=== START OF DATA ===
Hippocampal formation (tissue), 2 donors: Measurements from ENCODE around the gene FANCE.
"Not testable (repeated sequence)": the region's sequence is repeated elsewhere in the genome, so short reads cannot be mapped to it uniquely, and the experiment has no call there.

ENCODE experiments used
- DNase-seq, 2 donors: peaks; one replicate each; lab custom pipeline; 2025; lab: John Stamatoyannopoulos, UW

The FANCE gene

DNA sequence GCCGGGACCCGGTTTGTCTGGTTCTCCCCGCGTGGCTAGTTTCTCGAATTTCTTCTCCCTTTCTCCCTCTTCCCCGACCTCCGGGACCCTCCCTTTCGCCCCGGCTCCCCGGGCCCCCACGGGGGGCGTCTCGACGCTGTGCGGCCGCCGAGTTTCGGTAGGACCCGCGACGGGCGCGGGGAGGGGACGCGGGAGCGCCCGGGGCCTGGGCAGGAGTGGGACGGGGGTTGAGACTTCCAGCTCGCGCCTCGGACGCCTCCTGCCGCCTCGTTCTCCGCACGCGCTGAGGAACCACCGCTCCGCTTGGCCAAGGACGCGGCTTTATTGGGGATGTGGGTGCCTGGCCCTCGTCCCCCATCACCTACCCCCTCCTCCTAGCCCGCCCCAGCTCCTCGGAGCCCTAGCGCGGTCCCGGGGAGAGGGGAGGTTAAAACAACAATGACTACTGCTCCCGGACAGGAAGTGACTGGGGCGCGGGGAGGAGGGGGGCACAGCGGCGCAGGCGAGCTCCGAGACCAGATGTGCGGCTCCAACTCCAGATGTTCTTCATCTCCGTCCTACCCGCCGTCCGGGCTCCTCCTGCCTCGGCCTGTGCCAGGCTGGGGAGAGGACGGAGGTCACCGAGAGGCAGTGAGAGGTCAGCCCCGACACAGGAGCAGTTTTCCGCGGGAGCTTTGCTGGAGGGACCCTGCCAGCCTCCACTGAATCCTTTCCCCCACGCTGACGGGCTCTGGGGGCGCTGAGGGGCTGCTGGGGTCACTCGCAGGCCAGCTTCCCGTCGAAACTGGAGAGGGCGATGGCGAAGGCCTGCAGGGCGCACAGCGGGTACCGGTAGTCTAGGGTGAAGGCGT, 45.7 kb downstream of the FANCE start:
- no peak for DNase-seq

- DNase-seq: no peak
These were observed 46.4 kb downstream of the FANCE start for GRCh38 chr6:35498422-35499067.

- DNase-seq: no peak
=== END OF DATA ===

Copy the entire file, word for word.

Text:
Hippocampal formation (tissue), 2 donors: Measurements from ENCODE around the gene FANCE.
"Not testable (repeated sequence)": the region's sequence is repeated elsewhere in the genome, so short reads cannot be mapped to it uniquely, and the experiment has no call there.

ENCODE experiments used
- DNase-seq, 2 donors: peaks; one replicate each; lab custom pipeline; 2025; lab: John Stamatoyannopoulos, UW

The FANCE gene

DNA sequence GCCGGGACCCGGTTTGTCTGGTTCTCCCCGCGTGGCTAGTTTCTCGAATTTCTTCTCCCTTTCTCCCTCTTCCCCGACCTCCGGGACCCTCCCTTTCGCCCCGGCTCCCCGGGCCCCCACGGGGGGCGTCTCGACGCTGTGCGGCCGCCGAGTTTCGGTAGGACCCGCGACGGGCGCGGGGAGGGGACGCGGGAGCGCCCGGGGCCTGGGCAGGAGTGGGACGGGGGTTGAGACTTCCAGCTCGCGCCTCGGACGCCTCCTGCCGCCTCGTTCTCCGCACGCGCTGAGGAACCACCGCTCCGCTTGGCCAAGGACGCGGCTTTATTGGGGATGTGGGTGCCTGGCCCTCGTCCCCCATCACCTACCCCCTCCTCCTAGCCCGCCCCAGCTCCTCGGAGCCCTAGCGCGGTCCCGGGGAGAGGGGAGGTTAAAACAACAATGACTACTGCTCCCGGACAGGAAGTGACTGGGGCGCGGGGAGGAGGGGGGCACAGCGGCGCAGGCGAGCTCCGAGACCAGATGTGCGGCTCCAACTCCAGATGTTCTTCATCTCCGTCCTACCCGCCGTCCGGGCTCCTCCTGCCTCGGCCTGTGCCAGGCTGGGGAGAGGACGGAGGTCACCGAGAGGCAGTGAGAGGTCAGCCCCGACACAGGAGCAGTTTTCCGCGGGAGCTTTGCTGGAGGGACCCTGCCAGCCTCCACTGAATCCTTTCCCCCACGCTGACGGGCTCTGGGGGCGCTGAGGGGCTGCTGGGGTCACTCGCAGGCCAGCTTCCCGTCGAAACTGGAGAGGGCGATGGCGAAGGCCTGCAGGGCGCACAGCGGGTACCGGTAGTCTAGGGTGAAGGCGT, 45.7 kb downstream of the FANCE start:
- no peak for DNase-seq

- DNase-seq: no peak
These were observed 46.4 kb downstream of the FANCE start for GRCh38 chr6:35498422-35499067.

- DNase-seq: no peak